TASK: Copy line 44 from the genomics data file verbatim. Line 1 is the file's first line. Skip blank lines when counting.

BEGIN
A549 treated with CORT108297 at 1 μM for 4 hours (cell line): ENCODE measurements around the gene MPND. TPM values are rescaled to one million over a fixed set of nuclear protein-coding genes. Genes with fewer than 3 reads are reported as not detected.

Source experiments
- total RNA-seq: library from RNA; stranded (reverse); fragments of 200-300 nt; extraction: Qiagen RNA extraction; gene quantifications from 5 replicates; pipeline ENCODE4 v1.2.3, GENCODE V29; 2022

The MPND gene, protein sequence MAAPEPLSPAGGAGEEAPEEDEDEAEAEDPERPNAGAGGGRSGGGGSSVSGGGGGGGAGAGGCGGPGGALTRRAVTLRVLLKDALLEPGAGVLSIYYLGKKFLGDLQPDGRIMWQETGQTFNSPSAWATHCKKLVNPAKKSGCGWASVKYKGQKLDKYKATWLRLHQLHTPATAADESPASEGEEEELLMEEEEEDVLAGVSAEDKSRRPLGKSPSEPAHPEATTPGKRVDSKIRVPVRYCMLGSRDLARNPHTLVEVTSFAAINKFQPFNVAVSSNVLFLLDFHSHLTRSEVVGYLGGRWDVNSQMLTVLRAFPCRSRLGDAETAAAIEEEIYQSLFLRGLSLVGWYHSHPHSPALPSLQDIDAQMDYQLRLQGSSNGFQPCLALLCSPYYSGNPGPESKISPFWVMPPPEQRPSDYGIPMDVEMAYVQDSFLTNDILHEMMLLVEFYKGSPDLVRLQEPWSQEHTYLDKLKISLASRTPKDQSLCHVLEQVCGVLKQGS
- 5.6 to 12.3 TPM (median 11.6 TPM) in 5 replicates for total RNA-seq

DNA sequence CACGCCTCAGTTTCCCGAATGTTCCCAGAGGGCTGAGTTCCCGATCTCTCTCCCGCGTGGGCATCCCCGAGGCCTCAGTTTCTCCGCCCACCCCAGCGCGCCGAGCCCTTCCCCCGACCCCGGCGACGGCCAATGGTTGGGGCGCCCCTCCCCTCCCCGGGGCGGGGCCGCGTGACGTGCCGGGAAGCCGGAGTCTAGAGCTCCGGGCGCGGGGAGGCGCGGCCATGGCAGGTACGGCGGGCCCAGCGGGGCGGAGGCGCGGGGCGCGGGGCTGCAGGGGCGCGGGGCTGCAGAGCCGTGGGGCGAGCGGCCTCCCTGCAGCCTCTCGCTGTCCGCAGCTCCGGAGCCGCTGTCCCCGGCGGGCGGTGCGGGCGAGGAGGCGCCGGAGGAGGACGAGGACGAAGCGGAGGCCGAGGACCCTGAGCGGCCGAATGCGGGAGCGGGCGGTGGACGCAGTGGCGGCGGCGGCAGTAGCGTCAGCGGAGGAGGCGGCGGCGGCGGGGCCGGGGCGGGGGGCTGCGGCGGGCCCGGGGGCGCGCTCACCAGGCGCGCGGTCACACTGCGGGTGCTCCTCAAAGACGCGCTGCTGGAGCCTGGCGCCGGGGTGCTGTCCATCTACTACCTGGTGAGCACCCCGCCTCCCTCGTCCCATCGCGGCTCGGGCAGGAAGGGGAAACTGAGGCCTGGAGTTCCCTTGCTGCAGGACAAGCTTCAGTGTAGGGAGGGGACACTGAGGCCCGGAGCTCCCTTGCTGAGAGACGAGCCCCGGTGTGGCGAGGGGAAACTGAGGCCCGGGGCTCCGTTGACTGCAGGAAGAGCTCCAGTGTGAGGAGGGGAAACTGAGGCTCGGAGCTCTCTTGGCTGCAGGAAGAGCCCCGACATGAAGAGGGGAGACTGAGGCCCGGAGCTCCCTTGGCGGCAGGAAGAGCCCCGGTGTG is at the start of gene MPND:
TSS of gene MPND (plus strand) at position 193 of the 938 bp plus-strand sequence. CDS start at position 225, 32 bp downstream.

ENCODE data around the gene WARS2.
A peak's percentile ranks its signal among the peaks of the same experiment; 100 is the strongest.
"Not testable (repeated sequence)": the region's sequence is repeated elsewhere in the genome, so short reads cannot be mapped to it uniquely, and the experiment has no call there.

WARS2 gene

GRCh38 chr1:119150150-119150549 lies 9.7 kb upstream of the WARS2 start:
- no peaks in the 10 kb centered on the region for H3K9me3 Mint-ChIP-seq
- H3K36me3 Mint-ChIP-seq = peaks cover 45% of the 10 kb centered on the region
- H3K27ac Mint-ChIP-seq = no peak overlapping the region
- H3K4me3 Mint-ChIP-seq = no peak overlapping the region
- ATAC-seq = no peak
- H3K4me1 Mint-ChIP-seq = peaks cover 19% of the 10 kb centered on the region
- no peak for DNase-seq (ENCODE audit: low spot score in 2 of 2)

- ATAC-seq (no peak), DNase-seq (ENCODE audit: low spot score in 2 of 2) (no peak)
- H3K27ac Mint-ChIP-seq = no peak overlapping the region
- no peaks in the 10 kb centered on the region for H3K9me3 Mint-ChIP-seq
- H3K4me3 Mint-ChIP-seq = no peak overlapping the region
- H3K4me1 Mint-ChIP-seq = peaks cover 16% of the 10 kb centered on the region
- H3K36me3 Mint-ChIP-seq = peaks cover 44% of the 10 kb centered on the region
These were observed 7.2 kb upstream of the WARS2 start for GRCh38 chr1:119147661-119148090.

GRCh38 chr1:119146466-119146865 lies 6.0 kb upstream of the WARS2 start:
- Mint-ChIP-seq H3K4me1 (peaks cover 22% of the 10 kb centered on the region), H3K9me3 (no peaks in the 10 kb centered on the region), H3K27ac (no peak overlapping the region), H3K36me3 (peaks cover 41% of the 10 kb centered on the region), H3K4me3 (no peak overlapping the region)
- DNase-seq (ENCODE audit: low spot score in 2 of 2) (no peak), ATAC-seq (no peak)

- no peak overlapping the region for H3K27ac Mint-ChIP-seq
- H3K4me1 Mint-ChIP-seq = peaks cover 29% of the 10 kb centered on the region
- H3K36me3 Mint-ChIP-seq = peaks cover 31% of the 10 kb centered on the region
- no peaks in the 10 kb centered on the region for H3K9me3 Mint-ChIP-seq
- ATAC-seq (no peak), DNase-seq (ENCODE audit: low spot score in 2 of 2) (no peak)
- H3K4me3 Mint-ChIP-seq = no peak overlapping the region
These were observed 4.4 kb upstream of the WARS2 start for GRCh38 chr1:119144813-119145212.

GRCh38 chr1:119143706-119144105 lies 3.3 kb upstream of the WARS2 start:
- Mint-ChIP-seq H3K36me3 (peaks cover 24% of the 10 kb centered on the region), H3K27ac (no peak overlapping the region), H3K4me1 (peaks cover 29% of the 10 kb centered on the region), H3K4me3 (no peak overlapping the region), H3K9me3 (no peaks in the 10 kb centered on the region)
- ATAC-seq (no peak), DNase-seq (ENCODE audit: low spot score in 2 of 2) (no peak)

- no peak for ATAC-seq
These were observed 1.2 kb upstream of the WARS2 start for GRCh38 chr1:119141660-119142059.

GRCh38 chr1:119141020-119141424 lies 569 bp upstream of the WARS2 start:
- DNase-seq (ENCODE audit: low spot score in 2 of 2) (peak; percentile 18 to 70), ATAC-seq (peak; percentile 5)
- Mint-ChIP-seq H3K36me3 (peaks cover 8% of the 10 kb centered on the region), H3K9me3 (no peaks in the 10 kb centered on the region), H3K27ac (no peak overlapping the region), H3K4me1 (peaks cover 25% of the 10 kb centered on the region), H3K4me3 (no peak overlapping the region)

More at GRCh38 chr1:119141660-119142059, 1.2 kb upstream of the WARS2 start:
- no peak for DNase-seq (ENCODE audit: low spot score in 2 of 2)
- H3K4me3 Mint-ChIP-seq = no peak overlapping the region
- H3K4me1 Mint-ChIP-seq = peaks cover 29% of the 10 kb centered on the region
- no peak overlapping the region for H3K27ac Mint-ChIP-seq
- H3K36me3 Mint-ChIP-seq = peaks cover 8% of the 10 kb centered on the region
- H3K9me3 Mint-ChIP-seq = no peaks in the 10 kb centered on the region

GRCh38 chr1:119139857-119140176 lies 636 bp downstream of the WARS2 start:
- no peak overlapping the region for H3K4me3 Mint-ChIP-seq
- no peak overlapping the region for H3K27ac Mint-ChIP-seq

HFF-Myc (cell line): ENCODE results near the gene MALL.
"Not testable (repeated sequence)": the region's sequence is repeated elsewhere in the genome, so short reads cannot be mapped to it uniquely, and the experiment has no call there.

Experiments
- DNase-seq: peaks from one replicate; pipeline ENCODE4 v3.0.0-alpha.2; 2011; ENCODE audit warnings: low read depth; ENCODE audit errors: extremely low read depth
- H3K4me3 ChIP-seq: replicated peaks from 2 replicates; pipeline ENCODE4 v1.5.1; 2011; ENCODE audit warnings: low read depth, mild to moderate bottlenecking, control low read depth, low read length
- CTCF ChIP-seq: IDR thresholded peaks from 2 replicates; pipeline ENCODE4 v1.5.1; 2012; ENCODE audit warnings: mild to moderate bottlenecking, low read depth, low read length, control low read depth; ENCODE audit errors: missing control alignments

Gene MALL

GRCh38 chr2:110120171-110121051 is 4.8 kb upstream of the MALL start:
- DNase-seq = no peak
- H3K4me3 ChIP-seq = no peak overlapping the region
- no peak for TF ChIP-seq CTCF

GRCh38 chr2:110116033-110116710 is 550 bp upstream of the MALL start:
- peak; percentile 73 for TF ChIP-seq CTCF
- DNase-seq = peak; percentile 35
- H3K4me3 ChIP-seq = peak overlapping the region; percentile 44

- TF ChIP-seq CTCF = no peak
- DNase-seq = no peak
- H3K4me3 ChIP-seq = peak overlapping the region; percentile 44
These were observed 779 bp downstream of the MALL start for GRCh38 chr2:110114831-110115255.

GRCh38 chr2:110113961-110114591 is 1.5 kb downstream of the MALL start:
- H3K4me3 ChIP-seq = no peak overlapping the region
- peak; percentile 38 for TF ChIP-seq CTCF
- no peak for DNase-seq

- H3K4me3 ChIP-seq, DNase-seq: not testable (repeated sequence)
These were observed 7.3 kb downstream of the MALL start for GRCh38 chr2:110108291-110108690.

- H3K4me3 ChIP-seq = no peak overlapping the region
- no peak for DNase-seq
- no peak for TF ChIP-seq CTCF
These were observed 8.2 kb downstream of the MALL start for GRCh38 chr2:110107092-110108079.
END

- Mint-ChIP-seq H3K36me3 (peaks cover 8% of the 10 kb centered on the region), H3K9me3 (no peaks in the 10 kb centered on the region), H3K27ac (no peak overlapping the region), H3K4me1 (peaks cover 25% of the 10 kb centered on the region), H3K4me3 (no peak overlapping the region)